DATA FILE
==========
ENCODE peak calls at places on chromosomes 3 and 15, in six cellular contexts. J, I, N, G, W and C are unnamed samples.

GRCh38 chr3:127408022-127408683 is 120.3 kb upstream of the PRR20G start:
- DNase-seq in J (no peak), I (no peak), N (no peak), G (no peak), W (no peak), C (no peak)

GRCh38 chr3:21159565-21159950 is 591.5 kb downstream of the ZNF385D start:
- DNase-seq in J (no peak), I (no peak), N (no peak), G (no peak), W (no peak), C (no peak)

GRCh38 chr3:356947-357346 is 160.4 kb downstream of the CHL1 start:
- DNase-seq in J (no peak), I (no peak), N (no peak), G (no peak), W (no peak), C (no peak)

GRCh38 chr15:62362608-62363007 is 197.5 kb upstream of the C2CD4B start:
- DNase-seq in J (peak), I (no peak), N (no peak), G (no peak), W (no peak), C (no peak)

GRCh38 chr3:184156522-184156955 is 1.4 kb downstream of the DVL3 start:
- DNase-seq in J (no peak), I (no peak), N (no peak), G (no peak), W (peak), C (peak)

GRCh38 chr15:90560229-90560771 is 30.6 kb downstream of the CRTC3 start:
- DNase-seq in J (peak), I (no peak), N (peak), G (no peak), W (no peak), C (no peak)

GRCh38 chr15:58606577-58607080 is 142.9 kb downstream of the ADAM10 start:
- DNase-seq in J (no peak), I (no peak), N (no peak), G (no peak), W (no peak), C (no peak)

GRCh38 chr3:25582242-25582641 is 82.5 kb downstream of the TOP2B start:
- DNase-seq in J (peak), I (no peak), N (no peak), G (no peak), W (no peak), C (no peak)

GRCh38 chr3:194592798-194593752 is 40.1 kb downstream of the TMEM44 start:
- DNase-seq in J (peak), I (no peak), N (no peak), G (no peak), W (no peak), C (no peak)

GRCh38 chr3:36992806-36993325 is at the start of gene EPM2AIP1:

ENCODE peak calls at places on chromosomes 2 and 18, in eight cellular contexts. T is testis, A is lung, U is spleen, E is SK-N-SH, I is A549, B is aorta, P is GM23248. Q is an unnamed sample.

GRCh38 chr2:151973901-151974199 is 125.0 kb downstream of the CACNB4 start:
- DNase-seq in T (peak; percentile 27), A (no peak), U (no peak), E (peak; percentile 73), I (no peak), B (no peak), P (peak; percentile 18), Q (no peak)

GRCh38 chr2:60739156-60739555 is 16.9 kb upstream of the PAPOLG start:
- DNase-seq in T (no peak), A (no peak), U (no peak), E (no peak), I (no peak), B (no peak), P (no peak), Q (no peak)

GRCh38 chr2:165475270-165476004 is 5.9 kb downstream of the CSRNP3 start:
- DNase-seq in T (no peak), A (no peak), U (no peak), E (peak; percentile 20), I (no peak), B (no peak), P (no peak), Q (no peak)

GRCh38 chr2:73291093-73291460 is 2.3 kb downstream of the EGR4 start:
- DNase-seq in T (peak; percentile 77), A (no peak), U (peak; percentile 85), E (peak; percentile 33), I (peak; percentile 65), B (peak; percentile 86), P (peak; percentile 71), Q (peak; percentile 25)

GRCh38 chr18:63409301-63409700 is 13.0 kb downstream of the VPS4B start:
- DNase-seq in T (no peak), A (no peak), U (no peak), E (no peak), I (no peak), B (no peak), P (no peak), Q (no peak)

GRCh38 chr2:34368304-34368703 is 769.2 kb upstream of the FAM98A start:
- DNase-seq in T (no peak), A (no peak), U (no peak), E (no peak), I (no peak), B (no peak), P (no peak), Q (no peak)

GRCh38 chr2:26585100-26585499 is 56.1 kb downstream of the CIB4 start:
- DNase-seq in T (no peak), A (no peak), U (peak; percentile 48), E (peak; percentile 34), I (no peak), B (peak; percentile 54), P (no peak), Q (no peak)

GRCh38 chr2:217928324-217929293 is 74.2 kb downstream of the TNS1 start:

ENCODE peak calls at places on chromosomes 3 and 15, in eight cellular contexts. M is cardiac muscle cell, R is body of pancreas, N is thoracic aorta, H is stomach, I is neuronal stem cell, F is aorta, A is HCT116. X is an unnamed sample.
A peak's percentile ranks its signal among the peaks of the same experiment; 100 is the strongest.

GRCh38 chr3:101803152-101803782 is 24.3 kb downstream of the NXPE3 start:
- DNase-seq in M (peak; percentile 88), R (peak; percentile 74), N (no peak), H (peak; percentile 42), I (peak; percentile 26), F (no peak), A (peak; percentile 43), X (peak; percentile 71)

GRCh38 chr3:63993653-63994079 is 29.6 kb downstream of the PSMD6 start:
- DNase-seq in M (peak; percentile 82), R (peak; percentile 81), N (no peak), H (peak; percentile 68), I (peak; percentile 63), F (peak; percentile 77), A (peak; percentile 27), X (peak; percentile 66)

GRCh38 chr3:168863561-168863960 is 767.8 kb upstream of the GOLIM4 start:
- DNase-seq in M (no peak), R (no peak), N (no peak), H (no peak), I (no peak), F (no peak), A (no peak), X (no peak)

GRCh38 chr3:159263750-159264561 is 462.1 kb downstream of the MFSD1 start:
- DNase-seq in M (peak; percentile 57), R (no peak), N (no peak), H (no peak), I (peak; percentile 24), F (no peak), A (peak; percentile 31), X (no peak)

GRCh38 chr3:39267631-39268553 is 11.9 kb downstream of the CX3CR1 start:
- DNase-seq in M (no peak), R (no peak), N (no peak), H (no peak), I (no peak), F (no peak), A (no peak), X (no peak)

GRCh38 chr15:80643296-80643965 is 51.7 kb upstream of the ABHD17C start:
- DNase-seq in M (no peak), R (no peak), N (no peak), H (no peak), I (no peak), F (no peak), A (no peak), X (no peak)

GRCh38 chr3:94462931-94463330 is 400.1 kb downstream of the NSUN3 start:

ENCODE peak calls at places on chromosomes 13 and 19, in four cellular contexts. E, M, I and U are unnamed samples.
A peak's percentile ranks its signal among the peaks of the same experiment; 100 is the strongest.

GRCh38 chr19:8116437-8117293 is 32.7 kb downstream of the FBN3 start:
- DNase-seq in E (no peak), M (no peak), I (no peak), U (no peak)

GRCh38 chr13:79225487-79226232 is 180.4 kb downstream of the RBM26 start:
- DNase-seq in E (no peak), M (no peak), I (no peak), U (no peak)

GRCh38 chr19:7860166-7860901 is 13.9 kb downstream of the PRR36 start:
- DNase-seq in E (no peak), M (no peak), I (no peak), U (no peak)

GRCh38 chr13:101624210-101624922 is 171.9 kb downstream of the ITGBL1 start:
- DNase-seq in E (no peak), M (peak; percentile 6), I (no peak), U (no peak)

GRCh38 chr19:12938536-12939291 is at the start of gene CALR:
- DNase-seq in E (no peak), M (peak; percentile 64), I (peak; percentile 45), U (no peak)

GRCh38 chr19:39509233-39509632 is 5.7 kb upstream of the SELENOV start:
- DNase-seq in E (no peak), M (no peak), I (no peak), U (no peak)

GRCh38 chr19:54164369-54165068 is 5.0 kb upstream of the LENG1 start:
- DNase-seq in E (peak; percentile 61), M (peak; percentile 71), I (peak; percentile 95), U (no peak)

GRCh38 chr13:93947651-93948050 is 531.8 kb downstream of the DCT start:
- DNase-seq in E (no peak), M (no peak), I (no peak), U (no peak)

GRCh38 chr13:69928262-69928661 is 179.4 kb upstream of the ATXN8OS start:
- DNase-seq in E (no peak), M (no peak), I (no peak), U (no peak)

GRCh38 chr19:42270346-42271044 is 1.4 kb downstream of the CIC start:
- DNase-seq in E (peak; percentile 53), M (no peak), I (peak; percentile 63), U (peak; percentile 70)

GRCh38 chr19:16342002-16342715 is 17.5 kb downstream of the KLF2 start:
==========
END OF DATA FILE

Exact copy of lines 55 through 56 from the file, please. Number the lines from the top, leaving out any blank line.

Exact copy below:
- DNase-seq in E (no peak), M (no peak), I (no peak), U (no peak)

GRCh38 chr13:79225487-79226232 is 180.4 kb downstream of the RBM26 start: